CHINA has hit back at Japan and called for Tokyo to give up its air defence zone first if it wants Beijing to do so, as it upped the ante in the war of words against Japan and the United States.
Japan has no right to criticise China over its air zone, said a spokesman for China's Ministry of Defence, noting that Japan has had one since 1969.
"If (we) want to talk about revoking, then we would ask the Japanese to first revoke their Air Defence Identification Zone (ADIZ)," Ministry of Defence spokesman Yang Yujun said at a press conference yesterday.
Elsewhere, China's Ministry of Foreign Affairs spokesman Qin Gang upbraided Japan and the US for being unreasonable in challenging China's new air rules.
Beijing announced on Saturday that it would set up an ADIZ in the East China Sea, which covers the Diaoyu/Senkaku isles claimed by China and Japan.
It also issued rules requiring foreign aircraft entering the area to give prior notification, among other conditions, or be subject to "emergency military measures".
In response, Japanese Prime Minister Shinzo Abe on Monday called for China's new air measures to be revoked.
On Tuesday, two American B-52 bombers flew into the Chinese zone in defiance of the rules.
Yesterday, Mr Qin told reporters: "We ask that the Japanese and the Americans seriously
self-reflect, immediately correct their errors and stop unreasonable accusations against the Chinese, stop creating friction or actions and words that harm the region's stability."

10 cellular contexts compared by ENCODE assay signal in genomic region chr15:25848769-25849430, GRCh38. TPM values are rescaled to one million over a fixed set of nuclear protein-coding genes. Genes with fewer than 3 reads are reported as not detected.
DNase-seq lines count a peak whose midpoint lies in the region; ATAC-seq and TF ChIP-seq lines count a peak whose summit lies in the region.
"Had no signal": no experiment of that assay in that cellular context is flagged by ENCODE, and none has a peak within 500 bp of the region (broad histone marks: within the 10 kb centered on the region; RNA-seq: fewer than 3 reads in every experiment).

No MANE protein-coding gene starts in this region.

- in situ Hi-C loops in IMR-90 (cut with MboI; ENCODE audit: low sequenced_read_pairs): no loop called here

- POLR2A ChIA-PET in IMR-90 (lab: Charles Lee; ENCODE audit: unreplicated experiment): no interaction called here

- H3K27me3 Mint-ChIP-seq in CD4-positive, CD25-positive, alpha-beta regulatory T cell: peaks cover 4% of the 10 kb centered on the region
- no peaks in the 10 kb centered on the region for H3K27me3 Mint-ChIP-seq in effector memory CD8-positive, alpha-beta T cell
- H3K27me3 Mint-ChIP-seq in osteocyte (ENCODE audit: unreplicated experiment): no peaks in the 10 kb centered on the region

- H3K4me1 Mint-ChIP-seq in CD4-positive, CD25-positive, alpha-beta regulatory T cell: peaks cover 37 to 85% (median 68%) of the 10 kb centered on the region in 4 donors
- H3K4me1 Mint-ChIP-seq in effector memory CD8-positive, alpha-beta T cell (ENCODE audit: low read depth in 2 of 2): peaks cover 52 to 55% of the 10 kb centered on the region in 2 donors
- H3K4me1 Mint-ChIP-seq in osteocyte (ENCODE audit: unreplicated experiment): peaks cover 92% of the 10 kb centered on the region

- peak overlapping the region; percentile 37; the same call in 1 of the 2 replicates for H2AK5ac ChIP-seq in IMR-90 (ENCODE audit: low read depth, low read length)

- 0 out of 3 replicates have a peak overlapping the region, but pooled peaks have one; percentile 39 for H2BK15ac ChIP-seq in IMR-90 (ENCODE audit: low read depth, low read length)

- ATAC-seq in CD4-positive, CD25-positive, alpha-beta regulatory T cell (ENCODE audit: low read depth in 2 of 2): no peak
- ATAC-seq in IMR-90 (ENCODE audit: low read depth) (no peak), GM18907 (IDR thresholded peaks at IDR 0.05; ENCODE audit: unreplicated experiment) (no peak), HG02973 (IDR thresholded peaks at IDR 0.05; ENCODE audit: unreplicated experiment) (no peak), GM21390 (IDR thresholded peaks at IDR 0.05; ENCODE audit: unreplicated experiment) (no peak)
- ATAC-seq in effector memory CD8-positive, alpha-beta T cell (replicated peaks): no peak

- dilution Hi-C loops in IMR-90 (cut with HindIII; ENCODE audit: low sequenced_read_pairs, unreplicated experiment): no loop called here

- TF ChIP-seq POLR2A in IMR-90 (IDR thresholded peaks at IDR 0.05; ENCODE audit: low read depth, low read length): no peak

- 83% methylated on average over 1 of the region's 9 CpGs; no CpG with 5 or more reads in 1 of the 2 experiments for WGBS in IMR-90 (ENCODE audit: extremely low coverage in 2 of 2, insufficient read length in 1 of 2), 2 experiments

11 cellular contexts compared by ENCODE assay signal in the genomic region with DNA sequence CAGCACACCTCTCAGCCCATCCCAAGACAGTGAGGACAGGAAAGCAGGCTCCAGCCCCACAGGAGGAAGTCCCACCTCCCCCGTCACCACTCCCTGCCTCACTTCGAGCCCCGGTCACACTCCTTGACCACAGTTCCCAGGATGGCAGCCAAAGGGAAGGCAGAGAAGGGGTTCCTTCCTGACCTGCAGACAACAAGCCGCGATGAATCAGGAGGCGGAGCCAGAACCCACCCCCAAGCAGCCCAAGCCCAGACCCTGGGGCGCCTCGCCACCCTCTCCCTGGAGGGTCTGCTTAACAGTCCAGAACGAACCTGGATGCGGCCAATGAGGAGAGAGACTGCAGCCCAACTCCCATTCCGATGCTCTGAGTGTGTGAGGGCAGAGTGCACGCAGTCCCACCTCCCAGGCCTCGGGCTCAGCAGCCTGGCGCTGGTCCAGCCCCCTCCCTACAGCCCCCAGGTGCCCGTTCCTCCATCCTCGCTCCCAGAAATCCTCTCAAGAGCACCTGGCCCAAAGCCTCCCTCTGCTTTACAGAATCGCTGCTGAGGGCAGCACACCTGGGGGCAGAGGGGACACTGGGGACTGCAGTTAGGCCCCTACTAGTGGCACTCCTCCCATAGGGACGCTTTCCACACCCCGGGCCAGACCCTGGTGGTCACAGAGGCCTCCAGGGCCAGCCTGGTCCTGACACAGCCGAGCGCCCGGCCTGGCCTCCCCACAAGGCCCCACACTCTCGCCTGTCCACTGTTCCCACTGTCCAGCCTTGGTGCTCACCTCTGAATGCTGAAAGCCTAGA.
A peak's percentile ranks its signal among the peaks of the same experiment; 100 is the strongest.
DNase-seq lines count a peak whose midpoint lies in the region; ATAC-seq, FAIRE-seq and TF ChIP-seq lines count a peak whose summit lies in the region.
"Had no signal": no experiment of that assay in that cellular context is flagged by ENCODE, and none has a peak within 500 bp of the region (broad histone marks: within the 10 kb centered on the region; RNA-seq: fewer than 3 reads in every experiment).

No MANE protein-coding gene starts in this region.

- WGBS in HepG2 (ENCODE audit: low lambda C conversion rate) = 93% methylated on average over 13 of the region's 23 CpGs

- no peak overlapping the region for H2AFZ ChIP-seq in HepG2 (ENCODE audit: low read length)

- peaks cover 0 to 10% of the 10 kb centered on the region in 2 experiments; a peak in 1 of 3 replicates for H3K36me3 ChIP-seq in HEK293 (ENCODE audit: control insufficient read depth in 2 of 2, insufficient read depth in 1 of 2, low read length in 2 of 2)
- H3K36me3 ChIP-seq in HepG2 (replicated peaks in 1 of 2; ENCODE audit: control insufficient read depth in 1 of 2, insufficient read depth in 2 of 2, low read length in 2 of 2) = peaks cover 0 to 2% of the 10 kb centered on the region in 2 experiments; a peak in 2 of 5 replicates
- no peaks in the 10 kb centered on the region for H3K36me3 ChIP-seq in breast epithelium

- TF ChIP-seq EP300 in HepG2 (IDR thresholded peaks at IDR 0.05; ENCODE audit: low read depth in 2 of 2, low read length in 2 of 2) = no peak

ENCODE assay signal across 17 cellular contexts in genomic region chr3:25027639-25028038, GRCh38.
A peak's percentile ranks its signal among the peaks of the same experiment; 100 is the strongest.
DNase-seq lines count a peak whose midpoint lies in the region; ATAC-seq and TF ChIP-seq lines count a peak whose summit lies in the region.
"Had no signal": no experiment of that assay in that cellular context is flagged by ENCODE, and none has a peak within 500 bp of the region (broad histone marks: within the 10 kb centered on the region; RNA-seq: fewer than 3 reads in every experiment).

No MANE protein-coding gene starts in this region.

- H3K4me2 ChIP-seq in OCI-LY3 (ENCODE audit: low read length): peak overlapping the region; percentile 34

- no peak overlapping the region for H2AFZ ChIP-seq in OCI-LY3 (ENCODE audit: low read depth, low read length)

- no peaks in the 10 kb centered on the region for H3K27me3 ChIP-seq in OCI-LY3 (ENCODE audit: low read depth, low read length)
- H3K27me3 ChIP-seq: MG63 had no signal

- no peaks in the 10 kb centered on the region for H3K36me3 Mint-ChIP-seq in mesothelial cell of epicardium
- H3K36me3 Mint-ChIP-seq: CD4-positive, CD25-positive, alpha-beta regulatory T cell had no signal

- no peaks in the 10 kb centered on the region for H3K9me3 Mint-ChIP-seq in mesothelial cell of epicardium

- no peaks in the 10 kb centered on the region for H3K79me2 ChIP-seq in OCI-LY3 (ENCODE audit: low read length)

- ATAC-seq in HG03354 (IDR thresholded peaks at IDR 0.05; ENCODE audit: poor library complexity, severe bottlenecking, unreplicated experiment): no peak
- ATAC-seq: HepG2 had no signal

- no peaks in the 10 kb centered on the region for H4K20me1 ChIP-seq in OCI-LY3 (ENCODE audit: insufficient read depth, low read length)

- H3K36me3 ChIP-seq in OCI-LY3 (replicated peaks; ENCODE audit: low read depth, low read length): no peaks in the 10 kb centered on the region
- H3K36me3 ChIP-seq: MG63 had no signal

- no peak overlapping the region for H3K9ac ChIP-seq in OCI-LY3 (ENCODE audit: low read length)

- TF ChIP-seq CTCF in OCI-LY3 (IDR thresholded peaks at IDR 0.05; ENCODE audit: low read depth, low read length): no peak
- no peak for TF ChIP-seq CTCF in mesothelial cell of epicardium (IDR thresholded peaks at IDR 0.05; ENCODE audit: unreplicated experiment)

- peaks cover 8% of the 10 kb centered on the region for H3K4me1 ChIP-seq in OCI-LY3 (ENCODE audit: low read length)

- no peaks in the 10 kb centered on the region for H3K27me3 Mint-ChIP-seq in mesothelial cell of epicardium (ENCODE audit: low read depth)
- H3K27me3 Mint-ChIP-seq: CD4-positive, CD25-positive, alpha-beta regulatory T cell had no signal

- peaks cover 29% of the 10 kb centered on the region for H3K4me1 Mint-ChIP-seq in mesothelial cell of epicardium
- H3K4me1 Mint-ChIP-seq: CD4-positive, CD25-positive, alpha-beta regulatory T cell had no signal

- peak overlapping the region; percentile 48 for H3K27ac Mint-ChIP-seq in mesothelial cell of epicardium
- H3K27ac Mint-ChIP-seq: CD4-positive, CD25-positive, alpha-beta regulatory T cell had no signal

China's rhetorical fightback follows public calls for a more robust response from Beijing and news that military planes from Japan and South Korea had entered its new air zone without prior notice.
Seoul said yesterday it had sent a military jet into the Chinese zone on Tuesday on a regular surveillance mission over a submerged rock in an area claimed by South Korea and China. The Japanese Coast Guard said yesterday that its planes flew into the zone.
Beijing said in response that it was fully aware of the flights.
Despite its stronger language, Beijing continued to sidestep questions on what it would do to enforce its new rules. A reporter asked whether there was a chance China might shoot down the planes of the two Japanese airlines instructed by Tokyo not to inform Beijing of their flight plans.
Mr Qin did not answer directly, but said the air zone was not targeted at commercial flights.
"We also hope airlines of the relevant countries can proactively comply and make our navigation safer and more orderly," he said. Airlines from many countries and regions have started to report to Beijing, and air traffic has been normal and safe since the new rules were announced, Mr Qin said.
So far, operations of commercial flights have been unaffected by China's move, said Mr Albert Tjoeng, Asia-Pacific spokesman for the International Air Transport Association. "We are trying to get more details from the Chinese authorities to clarify ongoing operational requirements."